Baltic Dark Rye Bread for Summer Solstice Celebration
Even though I moved to the United States many years ago, I still associate the month of June with the Summer Solstice celebration, one of the biggest holidays in Latvia that falls on the night from June 23 to June 24. It's the shortest night of the year full of fun traditions, amazing food, and time spent outside in nature with family and friends. That's why for my June recipe, I chose to bake a dark rye bread with caraway seeds that pairs perfectly with a traditional Latvian holiday cheese (which I will be attempting to make myself this year as well). Other traditional food includes pork kebabs, roasted baby potatoes, and fresh vegetable salad, with beer being the official drink of the holiday. Beer symbolizes life because it's made from live yeast; it also represents a union of the material and spiritual world.
One of the most important ingredients in this bread is caraway seeds that create a delicious aroma together with dark malt. Caraway seeds may be easily confused with Cumin seeds because they look very similar (I'm guilty of making this mistake myself), but they don't taste or smell the same. Both have a warm, earthy taste, but there is also a hint of fennel or anise in caraway seeds. Cumin seeds are a little lighter in color as well. Check the photo below to see the difference.
Wildflower wreaths for women and oak wreaths for men are a must for a summer solstice celebration in Latvia and other European countries. So, for this bread's design, I went with a daisy flower. I made a DIY stencil and used all-purpose flour and turmeric to fill in. The pattern cracked a little bit while baking because I didn't score around the edges of the flower, but I think it added even more of the rustic charm in the end.
Rice flour is the best for dusting the banneton to avoid the sticking of the dough.
Wet your hands while shaping the dough so it doesn't stick to your hands.
Use a linen liner with your banneton to create a smooth surface while proofing the dough, so your stenciled design stands out more.
Dust off any excess rice flour and mist the dough with water before applying your stencil.
Although it's not common to score this kind of bread, it may be necessary if you prefer to avoid tiny cracks, but I didn't mind them.
Check out another one of my favorite dark rye recipes here!
Have you tried this kind of bread before? Let me know in the comments below!
As always, the recipe has ingredients for 2 loaves, so you can bake 2 and share 1 as a gift. To make a single loaf, simply divide each ingredient by 2.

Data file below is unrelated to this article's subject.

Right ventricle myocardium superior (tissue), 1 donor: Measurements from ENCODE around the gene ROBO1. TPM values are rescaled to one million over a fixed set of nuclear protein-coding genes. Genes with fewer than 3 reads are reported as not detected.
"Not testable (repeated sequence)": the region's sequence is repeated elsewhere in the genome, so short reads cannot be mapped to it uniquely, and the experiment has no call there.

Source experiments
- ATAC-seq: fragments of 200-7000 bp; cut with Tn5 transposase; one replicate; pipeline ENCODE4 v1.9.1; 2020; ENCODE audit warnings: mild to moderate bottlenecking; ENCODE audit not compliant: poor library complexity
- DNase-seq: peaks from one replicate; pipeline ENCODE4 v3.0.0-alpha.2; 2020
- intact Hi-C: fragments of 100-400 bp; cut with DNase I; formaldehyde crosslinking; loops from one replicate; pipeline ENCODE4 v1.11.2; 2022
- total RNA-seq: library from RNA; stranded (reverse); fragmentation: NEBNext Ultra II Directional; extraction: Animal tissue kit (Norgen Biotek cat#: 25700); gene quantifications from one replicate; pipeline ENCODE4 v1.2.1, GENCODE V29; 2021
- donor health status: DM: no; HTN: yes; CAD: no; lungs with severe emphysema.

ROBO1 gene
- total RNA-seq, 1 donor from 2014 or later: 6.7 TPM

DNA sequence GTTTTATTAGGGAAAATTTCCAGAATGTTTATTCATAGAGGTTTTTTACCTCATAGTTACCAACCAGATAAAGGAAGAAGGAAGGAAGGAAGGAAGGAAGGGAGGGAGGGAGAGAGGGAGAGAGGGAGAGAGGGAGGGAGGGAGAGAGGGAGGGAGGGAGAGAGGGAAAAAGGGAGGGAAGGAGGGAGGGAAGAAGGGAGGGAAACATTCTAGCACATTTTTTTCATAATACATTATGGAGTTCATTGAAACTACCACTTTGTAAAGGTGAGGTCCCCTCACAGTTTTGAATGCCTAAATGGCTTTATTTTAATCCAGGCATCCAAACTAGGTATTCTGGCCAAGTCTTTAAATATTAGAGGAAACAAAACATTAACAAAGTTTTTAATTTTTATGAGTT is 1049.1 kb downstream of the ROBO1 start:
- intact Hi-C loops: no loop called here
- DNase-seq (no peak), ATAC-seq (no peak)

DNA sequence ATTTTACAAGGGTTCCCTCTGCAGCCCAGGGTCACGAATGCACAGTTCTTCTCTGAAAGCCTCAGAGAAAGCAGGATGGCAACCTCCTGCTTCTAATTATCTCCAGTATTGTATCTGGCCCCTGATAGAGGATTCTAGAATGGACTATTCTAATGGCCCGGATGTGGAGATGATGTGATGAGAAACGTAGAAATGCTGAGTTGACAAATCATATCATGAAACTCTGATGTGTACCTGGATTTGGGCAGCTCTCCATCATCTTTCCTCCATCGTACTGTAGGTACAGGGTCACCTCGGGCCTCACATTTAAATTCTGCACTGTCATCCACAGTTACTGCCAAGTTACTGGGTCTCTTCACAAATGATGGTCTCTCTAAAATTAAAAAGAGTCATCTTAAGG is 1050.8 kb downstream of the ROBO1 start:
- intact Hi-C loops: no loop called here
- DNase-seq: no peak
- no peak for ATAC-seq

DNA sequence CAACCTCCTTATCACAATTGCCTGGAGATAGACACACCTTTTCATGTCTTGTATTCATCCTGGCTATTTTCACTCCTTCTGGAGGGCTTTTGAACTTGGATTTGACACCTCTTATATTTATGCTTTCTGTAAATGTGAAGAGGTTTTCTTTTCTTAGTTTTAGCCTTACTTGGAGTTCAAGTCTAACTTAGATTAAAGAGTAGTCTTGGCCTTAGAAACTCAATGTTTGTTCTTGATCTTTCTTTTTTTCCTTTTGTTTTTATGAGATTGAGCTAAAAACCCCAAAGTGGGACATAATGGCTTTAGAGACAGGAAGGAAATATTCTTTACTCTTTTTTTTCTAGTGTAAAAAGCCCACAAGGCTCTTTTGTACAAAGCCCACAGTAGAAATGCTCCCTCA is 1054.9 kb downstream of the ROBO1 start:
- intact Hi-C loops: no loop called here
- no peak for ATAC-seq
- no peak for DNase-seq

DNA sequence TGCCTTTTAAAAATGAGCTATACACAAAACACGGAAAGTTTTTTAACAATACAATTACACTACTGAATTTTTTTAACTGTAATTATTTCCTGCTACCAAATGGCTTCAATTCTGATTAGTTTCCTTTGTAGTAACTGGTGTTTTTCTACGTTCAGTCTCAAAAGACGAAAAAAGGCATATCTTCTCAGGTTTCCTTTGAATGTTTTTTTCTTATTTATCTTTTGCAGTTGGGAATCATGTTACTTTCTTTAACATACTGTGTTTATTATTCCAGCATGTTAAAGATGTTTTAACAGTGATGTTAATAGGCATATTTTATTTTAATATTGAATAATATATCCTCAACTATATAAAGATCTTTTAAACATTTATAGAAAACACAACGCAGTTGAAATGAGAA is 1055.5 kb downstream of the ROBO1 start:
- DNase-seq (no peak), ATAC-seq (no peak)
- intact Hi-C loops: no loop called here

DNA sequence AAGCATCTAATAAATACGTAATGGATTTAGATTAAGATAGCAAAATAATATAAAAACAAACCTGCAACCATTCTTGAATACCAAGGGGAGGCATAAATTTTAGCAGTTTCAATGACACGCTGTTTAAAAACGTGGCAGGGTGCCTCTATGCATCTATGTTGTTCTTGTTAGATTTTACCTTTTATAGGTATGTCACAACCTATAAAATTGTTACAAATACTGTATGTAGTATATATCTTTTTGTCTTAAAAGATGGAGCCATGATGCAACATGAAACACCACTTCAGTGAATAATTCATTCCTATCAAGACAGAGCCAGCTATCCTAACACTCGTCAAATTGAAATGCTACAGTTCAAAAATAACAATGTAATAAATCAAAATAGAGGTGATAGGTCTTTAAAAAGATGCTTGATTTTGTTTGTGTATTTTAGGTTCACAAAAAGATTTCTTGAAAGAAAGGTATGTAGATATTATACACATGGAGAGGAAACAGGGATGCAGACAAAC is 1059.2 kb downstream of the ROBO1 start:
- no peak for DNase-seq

Ingredients for 2 loaves:
Levain 100% hydration
100 g Rye Sourdough Starter (I used Bob's Red Mill Dark Rye Flour)
150 g Dark Rye flour
150 g Water (bottled or filtered)
300 g Dark Rye Flour
500 g All-purpose Flour
400 g Water
60 g Sugar or 80
60 g Malt (I used Briess CBW Traditional Dark Malt Extract)
50 g Molasses
20 g Salt
2 tbsp Caraway Seeds
Rice Flour for dusting
Prepare the Levain (morning 8 am)
Feed 100 g of active rye sourdough starter with 150 g bread flour and 150 g water at 85-90°F, cover, and leave it on the counter to ferment for 6 hours (at room temperature 76°F). It should be bubbly by then.
Make the Dough (afternoon 2 pm)
Combine all of the levain with 400g of water at 85-90°F in a large mixing bowl and mix using a whisk until the levain is dissolved.
Mix in 60 g malt, 60 g sugar, 50 g molasses, and 20 g salt.
Then add 2 tbsp caraway seeds, 300 g dark rye flour to the mixture and mix with a whisk.
Use a strainer to sift through 500 g of all-purpose flour and mix the dough with fingers until all of the ingredients are well incorporated with no dry bits left. If necessary, add a little bit of water.
Cover and leave it on the counter for 3-4 hours.
Shape and Proof (evening 6 pm)
Mist the bannetons with water and sprinkle with Rice flour.
Gently take the dough out of the bowl, place it onto an unfloured surface, and divide the dough into 2 equal parts.
Wet your hands and shape the dough into the final round shape. Smooth the surface.
Put each piece in the banneton seam side up and dust the top of the dough with rice flour.
Place the bannetons in plastic bags and let the dough rest for 1 hour on the counter and 1 hour in the fridge.
Bake (8 pm)
Preheat the oven to 475°F.
Carefully flip the dough out of the banneton into the dutch oven or a cast iron combo cooker (no need to preheat it.)
Dust off the rice flour with a brush, mist the bread with water.
Use a stencil if you want to add a design on the bread, or you can also score it with a razor blade (but not essential for this type of dough) and put the lid on. Bake it for 10 min at 475°F.
Remove the lid, reduce the temperature to 425°F and bake for 40 min uncovered.
Remove the bread from the oven and let it cool overnight before cutting.
Tools I used: